OLSD could face classroom shortage in 2021-22

By Joshua Keeran - [email protected]

A new elementary school or two could be on the horizon for the Olentangy Local School District if enrollment continues on its current path over the next 10 years for one of Ohio’s largest school districts.

During the Nov. 9 Olentangy Board of Education meeting, Sharon Jurawitz, a member of the Olentangy Facilities Committee, rolled out the district’s projected enrollment numbers for the next decade which anticipates the student body will increase by 3,677 students from 20,983 (current enrollment) to 24,660 for the 2027-2028 school year.

Unanimously approved by the BOE, the enrollment projections, Jurawitz said, were calculated for the second straight year using the housing model. This year’s model, she added, is based on 750 single-family building permits (up from 600 last year) issued within the district and 150 non-single family new units (down from 200 in 2016).

While school officials noted the enrollment numbers are projections only and various measures like a downturn in the economy could change the numbers, the district has to assume the number of students enrolled in the district will continue to rise.

The largest growth is expected to involve elementary-aged students (grades K-5), which if the numbers hold up, could see an increase in 1,805 pupils over the next 10 years.

“The report shows we are projecting to be out of elementary classroom space in 2021,” Superintendent Mark Raiff said.

According to the information presented by Jurawitz, taking into account preK classrooms, the district currently has 449 elementary classrooms at its disposal, and for the 2018-2019 school year, all but 14 of them will be used.

Come the 2020-21 school year, however, the projections show all elementary school classrooms will be in use, and by the 2021-22 school year, the district will be short eight classrooms.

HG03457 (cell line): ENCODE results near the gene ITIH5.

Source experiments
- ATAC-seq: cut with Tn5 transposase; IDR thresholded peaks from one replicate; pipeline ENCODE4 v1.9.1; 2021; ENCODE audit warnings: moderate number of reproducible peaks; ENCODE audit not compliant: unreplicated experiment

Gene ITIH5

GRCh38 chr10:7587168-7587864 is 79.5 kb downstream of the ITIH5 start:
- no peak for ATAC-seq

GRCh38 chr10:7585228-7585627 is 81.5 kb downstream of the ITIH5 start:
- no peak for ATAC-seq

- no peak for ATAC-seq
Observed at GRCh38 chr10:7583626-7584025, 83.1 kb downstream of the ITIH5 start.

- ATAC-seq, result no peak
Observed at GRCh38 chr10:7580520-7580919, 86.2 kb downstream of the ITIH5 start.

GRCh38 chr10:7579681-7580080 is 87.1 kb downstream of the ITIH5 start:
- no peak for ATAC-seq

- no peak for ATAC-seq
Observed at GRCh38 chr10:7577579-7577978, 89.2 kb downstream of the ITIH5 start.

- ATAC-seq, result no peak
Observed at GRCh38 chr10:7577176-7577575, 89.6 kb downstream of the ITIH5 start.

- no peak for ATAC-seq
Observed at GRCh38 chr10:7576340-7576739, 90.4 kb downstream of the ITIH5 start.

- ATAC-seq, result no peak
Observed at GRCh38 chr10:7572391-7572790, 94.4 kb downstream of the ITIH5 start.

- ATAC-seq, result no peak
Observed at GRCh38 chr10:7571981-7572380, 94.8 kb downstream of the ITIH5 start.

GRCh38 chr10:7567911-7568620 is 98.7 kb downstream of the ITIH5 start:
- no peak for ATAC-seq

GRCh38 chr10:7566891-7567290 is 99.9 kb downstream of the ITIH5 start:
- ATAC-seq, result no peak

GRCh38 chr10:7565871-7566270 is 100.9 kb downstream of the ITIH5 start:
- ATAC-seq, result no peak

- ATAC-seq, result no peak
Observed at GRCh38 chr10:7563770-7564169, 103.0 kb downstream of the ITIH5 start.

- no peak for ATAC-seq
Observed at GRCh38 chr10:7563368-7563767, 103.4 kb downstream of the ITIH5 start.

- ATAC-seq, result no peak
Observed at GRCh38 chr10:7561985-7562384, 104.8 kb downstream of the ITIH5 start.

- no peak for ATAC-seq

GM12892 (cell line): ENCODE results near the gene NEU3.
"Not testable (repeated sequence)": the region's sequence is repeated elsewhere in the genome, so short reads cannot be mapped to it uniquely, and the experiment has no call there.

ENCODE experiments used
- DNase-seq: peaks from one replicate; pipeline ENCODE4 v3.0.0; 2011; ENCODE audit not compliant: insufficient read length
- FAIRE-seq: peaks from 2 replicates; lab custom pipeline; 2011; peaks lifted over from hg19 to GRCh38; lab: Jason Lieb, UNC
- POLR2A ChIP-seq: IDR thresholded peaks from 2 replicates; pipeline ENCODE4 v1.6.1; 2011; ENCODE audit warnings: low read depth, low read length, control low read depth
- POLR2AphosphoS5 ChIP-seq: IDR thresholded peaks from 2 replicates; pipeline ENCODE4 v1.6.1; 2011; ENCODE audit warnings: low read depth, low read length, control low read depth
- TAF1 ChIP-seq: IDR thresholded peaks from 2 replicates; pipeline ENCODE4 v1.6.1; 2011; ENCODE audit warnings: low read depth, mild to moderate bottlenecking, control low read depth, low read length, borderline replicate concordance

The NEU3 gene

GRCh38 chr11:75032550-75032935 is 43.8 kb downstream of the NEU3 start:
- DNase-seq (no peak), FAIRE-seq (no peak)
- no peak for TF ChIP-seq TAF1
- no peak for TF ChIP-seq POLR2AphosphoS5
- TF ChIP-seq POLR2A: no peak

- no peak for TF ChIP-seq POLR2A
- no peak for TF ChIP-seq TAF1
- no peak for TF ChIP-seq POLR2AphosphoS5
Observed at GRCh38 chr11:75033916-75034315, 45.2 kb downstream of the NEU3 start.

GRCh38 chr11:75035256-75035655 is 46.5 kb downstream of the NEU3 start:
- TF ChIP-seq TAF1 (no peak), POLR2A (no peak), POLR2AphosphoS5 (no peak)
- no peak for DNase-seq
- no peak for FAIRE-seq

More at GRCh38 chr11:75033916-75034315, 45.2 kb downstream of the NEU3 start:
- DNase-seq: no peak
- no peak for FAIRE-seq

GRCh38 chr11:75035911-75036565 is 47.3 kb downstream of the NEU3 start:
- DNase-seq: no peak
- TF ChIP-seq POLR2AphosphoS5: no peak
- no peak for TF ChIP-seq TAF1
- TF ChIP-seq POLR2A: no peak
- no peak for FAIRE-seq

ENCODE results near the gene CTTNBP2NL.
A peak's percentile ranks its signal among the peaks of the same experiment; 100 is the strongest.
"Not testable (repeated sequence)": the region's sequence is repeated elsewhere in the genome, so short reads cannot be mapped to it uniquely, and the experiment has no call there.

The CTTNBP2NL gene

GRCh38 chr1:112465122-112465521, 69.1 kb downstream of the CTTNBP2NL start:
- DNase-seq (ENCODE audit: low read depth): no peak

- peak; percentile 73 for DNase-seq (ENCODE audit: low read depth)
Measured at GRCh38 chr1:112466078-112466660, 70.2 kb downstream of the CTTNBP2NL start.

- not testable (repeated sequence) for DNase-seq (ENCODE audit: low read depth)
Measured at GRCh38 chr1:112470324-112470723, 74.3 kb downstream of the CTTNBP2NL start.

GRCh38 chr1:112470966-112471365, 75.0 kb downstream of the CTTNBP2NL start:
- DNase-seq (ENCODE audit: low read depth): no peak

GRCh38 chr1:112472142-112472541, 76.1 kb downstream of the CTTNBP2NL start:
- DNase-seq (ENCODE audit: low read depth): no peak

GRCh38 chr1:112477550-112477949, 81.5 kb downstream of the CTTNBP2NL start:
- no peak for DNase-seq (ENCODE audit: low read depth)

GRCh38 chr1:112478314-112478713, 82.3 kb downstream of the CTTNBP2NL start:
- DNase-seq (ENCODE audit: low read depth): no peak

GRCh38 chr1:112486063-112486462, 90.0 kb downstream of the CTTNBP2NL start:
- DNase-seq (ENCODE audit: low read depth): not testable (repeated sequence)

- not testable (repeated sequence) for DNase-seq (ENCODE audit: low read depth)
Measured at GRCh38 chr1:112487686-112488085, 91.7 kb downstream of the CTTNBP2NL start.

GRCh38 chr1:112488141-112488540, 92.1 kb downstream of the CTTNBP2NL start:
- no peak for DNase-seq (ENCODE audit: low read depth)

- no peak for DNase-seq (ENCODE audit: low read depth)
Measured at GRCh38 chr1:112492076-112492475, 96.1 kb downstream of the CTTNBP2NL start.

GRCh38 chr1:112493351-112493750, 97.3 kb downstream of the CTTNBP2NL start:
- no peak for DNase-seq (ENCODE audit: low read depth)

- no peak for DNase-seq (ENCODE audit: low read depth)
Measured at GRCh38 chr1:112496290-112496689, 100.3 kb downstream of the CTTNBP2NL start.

By the 2027-28 school year, the number of additional elementary classrooms needed to house the student population is expected to balloon to 57.

Raiff said there are several options the district could examine, like increasing class sizes or building on additional classrooms to current elementary buildings, but as he and several board members hinted at, the answer to a lack of classroom space could be building a 16th and maybe even a 17th elementary school building within the district.

“It is on our radar … something we will have to address,” Board President Roger Bartz said.

Outlook for other grades

With the district’s fourth high school (Berlin) set to open next school year, Jurawitz informed the board the high schools appear to be able to handle the projected increase of 1,194 students over the next 10 years.

While the district has set the capacity at each high school at 1,800 students or 7,200 total districtwide, the projections show the district could be over capacity in 2026-2027 (7,248 students) and 2027-28 (7,422), but the Facilities Committee believes it’s manageable.

“We don’t have any area in the next 10 years that we are concerned about at this point (at the high school level),” Jurawitz said. “We feel that the capacity is adequate, especially with the new high school opening next year.

“There will be some stress on the high schools beginning in 2026-27, but as we know, we know that the high schools can fit more than the 1,800 students that we have as our capacity limit for those schools,” she said.

As for the district’s five middle schools, they appear to have more than enough classroom space to house the projected population growth in grades sixth through eighth over the next 10 years.

The data shows that when the 2018-2019 school year begins next fall, the district expects to have 43 extra classrooms available at the middle school level, and by the time the 2027-2028 school year rolls around, the projections show 16 extra classrooms still available.

“Overall, our middle schools have enough room for capacity and classrooms,” Jurawitz said. “We do think that maybe some individual middle schools might have more of a stress than others, so we need to look at that.”

By Joshua Keeran

[email protected]

Contact Joshua Keeran at 740-413-0904. Follow him on Twitter @KeeranGazette.

Contact Joshua Keeran at 740-413-0904. Follow him on Twitter @KeeranGazette.